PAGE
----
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Apple, EFF Square Off on Legality of iPhone Jailbreaking

By Chris Maxcer MacNewsWorld ECT News Network
Feb 18, 2009 11:43 AM PT

For quite possibly the first time ever, Apple has publicly stated that it believes that jailbreaking an iPhone is against the law -- not against its end-user agreement for iPhone use with Apple's services like iTunes, its App Store, or MobileMe -- but against the law.

Apple, EFF Square Off on Legality of iPhone Jailbreaking

More specifically, Apple contends that jailbreaking an iPhone infringes on its copyright.

That's right, copyright.

Back Up the Truck

While it's no stretch of the imagination to believe Apple isn't particularly keen on customers who jailbreak their iPhones so they can run unsanctioned applications and/or do things with the iPhone that don't pad Apple's and AT&T's coffers, the company has not often addressed the phenomenon in public statements.

Yes, Apple has tweaked software updates to make life harder for jailbreakers. Each time a new version of iPhone software is released, jailbreakers have to wait for third-party developers to create special tools before they can use the updates on their phones. Yet it's also fairly clear that if Apple wanted to wage an all-out war against jailbreaking, the company could likely make things even more difficult. However, does Apple really want to make modding your iPhone illegal?

Not surprisingly, Apple didn't respond to a request for comment on the matter.

However, documents filed with the U.S. Copyright Office in response to a filing by the Electronic Frontier Foundation (EFF) clearly show where Apple stands on the matter. The EFF, it turns out, saw a window of opportunity to help out consumers who want to jailbreak their iPhones: As part of the Digital Millennium Copyright Act (DMCA), every three years the Copyright Office reviews cases of requests for exemption from the act. The basic idea is that as technology changes, the Copyright Office should consider special situations where copyright should or should not be enforced.

The EFF asked the Copyright Office to provide an explicit exemption for the jailbreaking of cellular phone handsets in order to remove any threat of jailbreaking possibly becoming a copyright crime. The EFF cited the iPhone as an example.

The War in the Filing Cabinet

The EFF comment submitted to the Copyright Office laid it out on the line:

"The iPhone ... includes software locks that prevent the device from running applications obtained from sources other than Apple's own iTunes App Store. Independent software developers who want to sell software through Apple's App Store must pay a 30 percent commission to Apple. This restriction is not necessitated by the iPhone technology. Rather, the effort to tie the iPhone, as well as independent developers, exclusively to Apple's own App Store is a business model decision on Apple's part, unrelated to any copyright interest in the firmware that operates the iPhone."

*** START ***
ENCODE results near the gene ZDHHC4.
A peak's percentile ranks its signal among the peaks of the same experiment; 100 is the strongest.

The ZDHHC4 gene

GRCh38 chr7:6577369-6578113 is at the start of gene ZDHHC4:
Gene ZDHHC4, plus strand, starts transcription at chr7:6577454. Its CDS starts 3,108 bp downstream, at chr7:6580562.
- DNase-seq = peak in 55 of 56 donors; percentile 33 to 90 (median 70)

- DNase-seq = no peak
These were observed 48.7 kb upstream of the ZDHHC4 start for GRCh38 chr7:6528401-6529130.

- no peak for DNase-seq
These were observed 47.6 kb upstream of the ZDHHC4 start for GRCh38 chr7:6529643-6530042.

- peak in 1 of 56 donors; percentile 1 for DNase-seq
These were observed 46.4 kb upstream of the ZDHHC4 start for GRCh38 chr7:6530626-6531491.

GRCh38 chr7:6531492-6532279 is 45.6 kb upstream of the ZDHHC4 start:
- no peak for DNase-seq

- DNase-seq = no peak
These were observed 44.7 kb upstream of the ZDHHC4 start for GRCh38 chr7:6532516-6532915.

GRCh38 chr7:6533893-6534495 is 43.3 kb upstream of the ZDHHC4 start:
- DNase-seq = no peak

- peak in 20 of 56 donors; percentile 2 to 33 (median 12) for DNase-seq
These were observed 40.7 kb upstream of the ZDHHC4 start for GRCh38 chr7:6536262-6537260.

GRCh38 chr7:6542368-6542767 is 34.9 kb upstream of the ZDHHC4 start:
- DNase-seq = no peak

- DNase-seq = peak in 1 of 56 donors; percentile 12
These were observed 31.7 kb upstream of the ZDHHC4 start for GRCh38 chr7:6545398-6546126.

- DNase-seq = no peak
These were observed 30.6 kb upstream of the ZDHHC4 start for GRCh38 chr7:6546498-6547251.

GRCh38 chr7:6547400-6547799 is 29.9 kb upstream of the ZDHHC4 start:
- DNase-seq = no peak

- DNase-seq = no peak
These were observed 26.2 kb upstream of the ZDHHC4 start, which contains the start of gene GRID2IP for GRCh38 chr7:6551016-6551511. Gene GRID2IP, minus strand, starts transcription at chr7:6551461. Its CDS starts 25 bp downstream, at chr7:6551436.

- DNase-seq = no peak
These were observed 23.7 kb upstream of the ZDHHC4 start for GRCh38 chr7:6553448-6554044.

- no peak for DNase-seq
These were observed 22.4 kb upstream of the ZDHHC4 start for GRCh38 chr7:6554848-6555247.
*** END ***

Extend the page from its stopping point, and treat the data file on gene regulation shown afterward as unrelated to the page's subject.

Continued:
Apple responded with its own comment, of course, noting it is opposed to the EFF proposed exemption because:

"... it will destroy the technological protection of Apple's key copyrighted computer programs in the iPhone device itself and of copyrighted content owned by Apple that plays on the iPhone, resulting in copyright infringement, potential damage to the device and other potential harmful physical effects, adverse effects on the functioning of the device, and breach of contract."

Of course, both the EFF comment and Apple comment to the Copyright Office are more complex than noted above.

It's Not as Though It's Going to Explode

As Apple noted, might some tinkering with the iPhone create some harmful physical effects? Jailbreaking isn't likely to create a problem, but hey, who knows what users might do? Some faulty batteries have caused fires in other devices. And think of it this way: If a kid bought a stock Subaru but then installed a new souped-up engine and poured in some rocket fuel, might that also be dangerous? Sure -- but Subaru isn't claiming any sort of copyright protection is necessary, is it?

So what about the idea of support and warranties? Sticking with the car metaphor, automobile manufacturers don't get to void their warranties because the dude next door changed the oil rather than the original manufacturer's authorized dealers. Does anyone expect Apple to support -- or deal with -- customers who jailbreak their phones?

"The dispute here is not about whether Apple should or shouldn't be required to offer updates and support for phones that have been jailbroken, and are now running alternative software. In the past, Apple has released software updates that 'brick' jailbroken phones, but that isn't the point of contention in EFF's current request to the Copyright Office," Peter Eckersley, a staff technologist for the Electronic Frontier Foundation, told MacNewsWorld.

"What is at issue is whether it is legal for consumers to install non-Apple-approved software on the devices they have purchased. EFF strongly believes that consumers have a right to do so, while Apple claims it is illegal for customers to alter their iPhones, despite the fact that they paid for them," he explained.

"EFF is asking the Copyright Office to step in and disarm Apple, preventing them from using the DMCA as a club against their own customers," he added.


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